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About The Vanished Days by Susanna Kearsley

There are many who believe they know what happened, but they do not know the whole of it. The rumours spread, and grow, and take their hold, and so to end them I have been persuaded now to take my pen in hand and tell the story as it should be told…
 
Autumn, 1707. Old enemies from the Highlands to the Borders are finding common ground as they join to protest the new Union with England, the French are preparing to launch an invasion to carry the young exiled Jacobite king back to Scotland to reclaim his throne, and in Edinburgh the streets are filled with discontent and danger.
 
Queen Anne’s commissioners, seeking to calm the situation, have begun settling the losses and wages owed to those Scots who took part in the disastrous Darien expedition eight years earlier.
 
When Lily, the young widow of a Darien sailor, comes forward to collect her husband’s wages, her claim is challenged, and one of the men who’s assigned to examine her has only days to decide if she’s honest, or if his own feelings are making him blind to the truth, and if he’s being used as a pawn in an even more treacherous game.

A story of intrigue, adventure, endurance, romance…and the courage to hope.

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Review of The Vanished Days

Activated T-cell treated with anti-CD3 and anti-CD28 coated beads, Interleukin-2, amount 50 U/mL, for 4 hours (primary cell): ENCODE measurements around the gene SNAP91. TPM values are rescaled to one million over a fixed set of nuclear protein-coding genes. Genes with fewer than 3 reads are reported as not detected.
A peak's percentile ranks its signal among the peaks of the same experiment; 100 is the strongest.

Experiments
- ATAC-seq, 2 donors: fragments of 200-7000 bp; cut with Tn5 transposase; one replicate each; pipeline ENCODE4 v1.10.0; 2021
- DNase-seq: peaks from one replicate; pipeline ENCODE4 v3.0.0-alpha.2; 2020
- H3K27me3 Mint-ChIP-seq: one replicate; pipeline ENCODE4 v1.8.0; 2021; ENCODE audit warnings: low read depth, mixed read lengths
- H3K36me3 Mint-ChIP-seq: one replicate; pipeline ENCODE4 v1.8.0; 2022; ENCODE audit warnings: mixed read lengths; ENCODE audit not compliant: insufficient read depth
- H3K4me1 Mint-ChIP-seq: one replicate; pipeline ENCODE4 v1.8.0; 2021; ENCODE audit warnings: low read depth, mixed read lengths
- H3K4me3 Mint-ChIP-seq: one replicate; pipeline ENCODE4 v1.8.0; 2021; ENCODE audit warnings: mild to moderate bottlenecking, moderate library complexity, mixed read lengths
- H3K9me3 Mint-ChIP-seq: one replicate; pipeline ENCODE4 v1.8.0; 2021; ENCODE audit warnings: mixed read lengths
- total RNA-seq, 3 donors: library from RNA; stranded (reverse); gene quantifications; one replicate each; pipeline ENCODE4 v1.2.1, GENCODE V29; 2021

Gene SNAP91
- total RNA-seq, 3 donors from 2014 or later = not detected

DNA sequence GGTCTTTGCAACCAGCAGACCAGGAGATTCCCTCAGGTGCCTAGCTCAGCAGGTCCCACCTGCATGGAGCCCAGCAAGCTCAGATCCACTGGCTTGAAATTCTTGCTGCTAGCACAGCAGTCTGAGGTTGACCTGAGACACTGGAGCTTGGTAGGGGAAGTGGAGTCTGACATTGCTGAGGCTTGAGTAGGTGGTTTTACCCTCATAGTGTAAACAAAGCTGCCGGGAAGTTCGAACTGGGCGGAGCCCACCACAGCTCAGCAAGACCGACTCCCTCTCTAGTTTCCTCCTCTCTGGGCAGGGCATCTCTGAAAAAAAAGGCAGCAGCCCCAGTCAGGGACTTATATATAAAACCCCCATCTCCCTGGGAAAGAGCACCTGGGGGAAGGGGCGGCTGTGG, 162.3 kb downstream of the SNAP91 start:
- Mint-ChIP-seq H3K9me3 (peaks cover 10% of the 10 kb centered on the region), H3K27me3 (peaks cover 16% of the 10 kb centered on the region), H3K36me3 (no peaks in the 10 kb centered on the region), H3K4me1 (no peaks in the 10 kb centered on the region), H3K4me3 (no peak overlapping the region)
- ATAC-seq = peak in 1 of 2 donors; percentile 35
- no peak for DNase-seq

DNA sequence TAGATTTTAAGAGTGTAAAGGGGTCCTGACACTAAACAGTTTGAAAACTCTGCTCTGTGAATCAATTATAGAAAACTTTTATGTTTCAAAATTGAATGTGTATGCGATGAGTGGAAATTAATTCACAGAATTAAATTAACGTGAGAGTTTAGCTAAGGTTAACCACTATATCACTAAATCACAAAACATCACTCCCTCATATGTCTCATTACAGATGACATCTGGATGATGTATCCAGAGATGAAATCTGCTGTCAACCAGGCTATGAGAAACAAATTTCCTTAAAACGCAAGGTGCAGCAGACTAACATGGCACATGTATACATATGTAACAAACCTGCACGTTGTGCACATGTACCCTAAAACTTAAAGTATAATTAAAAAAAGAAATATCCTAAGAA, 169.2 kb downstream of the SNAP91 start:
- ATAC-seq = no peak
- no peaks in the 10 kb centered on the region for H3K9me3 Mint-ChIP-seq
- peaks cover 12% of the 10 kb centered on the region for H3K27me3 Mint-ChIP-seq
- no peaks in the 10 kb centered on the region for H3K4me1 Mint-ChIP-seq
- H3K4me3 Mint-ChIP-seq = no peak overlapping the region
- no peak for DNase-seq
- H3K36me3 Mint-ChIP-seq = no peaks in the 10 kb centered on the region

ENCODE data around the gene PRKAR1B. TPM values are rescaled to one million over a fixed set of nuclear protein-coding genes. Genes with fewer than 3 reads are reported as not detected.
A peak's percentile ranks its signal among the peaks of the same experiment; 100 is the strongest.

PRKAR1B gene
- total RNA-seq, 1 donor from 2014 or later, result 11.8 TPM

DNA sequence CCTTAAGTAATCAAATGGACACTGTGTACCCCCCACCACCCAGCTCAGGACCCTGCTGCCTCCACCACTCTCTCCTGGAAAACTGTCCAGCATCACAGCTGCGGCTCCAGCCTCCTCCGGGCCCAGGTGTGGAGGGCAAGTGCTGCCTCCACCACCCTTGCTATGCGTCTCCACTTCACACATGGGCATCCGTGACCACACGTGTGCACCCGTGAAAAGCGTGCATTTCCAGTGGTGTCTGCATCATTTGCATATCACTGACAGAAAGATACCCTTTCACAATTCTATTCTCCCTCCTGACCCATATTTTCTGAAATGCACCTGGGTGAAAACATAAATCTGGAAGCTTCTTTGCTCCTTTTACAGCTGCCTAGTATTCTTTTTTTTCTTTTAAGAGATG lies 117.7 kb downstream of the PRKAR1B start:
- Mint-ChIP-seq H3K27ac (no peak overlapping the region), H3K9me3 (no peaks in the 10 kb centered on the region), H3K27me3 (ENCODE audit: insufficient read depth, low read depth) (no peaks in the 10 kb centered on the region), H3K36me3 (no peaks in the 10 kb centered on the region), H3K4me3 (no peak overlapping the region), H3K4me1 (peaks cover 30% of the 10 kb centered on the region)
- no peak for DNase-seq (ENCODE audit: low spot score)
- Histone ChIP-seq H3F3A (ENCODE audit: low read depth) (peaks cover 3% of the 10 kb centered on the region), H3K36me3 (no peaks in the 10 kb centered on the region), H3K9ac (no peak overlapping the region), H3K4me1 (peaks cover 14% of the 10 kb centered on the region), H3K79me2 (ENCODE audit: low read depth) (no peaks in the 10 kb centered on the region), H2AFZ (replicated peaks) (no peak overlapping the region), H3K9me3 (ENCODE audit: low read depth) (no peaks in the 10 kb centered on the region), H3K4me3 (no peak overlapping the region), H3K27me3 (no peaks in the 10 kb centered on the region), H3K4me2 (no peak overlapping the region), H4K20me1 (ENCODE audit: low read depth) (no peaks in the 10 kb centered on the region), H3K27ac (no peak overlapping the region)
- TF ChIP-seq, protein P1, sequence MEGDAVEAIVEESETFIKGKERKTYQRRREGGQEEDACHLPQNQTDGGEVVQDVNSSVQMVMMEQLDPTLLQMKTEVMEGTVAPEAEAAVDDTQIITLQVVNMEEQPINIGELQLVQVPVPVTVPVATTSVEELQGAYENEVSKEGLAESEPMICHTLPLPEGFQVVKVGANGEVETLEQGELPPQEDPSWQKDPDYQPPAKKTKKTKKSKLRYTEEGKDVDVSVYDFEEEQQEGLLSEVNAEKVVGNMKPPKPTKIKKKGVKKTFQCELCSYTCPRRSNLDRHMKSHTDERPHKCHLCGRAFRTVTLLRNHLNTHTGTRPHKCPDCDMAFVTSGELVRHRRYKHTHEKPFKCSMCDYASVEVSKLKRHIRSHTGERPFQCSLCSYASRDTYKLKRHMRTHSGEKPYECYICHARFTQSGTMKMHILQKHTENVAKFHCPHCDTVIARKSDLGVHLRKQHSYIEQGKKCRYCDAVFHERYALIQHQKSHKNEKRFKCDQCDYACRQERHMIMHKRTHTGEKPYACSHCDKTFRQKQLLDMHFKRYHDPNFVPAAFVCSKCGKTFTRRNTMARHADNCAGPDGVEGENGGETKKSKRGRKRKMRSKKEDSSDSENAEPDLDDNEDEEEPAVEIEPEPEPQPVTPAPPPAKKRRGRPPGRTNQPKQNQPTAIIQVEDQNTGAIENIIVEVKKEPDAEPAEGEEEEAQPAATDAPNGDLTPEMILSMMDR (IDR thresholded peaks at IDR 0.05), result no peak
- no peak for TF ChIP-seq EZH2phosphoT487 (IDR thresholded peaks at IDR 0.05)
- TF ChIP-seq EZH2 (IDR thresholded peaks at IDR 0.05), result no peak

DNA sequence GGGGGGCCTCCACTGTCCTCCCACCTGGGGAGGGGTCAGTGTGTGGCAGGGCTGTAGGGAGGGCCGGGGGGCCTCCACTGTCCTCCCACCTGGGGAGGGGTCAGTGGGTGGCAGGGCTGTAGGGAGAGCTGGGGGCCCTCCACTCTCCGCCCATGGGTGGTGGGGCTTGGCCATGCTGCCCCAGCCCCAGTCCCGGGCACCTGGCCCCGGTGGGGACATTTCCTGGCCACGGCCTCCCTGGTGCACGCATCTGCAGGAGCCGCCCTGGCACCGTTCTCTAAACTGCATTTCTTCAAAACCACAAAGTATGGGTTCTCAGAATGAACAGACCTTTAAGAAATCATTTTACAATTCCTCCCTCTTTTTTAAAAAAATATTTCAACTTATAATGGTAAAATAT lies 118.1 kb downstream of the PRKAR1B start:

The Vanished Days is told through the narrator, Sergeant Adam Williamson, as he investigates the claim of Lily Aitcheson.  The first person viewpoint tells the reader that Williamson is telling his personal tale.  The third person perspective means that Williamson is telling someone else’s tale with details provided by the many witness he questioned.  The effect is to create a dual storyline, a method often used by Susanna Kearsley, as her readers will be aware.

The book centers on Lily’s story:  from her childhood with its happy, memorable moments to the days when it appears the world is against her.  Lily perseveres through many trials using her own grit and sometimes getting help from friends and family.  Ultimately, there are terrible men using their power over women.  But there are also good men who will do what is right.  The Vanished Days has a few characters to boo and curse at, but even more to hope for, weep for and cheer for. 

There is a great deal of withholding of information by the narrator (or by the author).  One of the characters, Robert Moray, said “All men do leave pieces out when they tell tales.”   This is evident in the way the characters lives intersect in ways the reader does not imagine they will intersect.  When the facts are revealed, the revelations are pleasantly surprising and may even bring tears of joy.  If you have read Ms. Kearsley’s books, you are familiar with the path she likes to take.

Slains and Scottish are the two series names that now appear to be attached to this book.  Whatever you call it, The Vanished Days is pure Kearsley storytelling magic.  If you enjoyed The Winter Sea and/or The Firebird, I recommend you check out The Vanished Days.

Through NetGalley, the publisher provided a copy of this book so I could bring you my honest review.

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